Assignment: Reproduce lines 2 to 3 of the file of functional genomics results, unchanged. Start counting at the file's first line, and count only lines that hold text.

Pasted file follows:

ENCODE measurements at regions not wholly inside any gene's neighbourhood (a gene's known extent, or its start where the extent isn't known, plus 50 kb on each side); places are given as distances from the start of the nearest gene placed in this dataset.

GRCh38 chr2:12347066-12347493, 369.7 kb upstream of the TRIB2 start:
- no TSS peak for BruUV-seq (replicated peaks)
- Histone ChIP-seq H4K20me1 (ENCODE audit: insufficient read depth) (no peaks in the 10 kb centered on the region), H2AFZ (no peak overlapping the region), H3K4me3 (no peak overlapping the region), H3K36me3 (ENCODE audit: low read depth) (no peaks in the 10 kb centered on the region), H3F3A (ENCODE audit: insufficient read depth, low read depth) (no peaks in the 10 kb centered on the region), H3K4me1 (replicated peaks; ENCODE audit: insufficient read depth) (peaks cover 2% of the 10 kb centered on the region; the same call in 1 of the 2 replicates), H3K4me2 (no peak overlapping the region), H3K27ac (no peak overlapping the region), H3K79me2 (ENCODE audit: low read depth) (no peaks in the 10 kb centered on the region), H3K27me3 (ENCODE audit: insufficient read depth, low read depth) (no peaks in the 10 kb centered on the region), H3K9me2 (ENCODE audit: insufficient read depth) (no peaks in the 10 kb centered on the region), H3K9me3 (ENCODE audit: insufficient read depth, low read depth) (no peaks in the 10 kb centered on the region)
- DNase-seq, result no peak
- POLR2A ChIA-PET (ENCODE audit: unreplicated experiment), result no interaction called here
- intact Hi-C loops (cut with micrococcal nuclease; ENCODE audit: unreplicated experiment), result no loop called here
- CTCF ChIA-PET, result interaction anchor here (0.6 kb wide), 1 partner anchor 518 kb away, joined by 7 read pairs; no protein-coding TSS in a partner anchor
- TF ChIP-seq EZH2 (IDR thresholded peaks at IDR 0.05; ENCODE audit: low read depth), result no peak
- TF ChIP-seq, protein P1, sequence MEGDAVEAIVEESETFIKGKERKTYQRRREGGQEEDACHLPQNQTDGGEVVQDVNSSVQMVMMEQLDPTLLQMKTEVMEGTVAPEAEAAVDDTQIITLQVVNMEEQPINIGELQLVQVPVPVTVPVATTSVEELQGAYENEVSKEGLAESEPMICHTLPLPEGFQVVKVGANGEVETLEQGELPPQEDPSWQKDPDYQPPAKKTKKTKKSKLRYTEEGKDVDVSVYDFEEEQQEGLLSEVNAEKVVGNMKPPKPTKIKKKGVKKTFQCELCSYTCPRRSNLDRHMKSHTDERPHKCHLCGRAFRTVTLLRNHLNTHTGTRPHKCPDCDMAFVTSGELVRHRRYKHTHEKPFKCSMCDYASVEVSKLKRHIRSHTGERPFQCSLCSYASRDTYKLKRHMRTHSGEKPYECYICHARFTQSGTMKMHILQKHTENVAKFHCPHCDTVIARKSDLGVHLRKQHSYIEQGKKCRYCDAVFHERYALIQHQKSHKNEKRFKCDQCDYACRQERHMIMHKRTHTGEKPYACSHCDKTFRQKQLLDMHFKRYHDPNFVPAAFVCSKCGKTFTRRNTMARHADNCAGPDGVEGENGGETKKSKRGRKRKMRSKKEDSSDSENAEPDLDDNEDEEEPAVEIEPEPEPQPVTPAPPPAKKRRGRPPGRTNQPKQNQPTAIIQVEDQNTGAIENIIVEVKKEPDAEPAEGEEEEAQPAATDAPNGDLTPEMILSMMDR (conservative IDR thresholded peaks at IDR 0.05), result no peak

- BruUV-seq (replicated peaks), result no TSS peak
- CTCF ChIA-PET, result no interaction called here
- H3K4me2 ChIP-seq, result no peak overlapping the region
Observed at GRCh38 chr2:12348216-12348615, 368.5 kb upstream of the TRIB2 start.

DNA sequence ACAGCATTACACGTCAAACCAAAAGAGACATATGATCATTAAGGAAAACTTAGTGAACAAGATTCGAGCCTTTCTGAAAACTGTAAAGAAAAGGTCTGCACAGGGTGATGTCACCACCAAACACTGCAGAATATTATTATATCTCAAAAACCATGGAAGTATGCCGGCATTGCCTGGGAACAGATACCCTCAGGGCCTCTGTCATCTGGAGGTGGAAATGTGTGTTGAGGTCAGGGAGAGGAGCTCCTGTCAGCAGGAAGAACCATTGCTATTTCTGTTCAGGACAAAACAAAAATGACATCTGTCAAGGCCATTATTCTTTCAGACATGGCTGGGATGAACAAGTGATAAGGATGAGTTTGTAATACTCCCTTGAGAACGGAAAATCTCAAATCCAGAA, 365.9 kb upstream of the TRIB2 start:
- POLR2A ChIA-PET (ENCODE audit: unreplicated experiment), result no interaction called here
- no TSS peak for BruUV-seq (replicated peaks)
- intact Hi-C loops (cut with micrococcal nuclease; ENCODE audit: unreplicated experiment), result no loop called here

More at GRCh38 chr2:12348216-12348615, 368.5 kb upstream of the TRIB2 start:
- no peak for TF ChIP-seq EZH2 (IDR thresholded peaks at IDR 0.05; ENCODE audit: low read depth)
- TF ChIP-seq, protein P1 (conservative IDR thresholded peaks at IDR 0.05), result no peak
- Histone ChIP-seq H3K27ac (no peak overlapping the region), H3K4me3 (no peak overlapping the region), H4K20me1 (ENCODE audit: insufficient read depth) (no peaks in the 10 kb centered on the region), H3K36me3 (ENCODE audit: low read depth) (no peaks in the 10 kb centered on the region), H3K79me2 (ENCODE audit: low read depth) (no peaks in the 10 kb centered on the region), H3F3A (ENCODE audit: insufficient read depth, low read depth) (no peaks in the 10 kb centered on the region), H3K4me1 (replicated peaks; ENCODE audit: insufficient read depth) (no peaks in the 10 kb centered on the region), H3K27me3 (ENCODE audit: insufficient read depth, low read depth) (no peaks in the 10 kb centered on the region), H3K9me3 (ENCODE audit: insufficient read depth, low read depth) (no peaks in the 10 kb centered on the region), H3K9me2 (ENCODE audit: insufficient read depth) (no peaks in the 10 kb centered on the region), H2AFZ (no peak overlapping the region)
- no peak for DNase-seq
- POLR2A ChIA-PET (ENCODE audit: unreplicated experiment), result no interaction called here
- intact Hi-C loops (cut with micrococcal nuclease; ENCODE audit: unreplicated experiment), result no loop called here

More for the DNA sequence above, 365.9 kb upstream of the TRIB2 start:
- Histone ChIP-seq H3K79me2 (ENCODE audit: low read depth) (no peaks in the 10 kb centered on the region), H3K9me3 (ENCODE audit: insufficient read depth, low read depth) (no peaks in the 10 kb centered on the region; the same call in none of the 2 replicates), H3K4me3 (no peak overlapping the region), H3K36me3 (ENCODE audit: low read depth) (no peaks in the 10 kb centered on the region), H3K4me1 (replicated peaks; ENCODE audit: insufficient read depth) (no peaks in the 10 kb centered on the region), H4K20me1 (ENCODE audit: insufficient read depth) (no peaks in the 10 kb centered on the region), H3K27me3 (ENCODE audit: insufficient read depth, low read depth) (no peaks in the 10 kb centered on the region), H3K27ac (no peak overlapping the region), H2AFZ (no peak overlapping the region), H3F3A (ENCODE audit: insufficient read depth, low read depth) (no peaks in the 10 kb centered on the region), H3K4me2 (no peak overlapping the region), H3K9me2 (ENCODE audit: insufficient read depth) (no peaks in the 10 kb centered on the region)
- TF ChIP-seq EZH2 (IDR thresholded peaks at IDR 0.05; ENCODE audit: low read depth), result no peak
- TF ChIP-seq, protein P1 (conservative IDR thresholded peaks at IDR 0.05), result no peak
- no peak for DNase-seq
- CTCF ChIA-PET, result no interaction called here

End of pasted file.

GRCh38 chr2:12347066-12347493, 369.7 kb upstream of the TRIB2 start:
- no TSS peak for BruUV-seq (replicated peaks)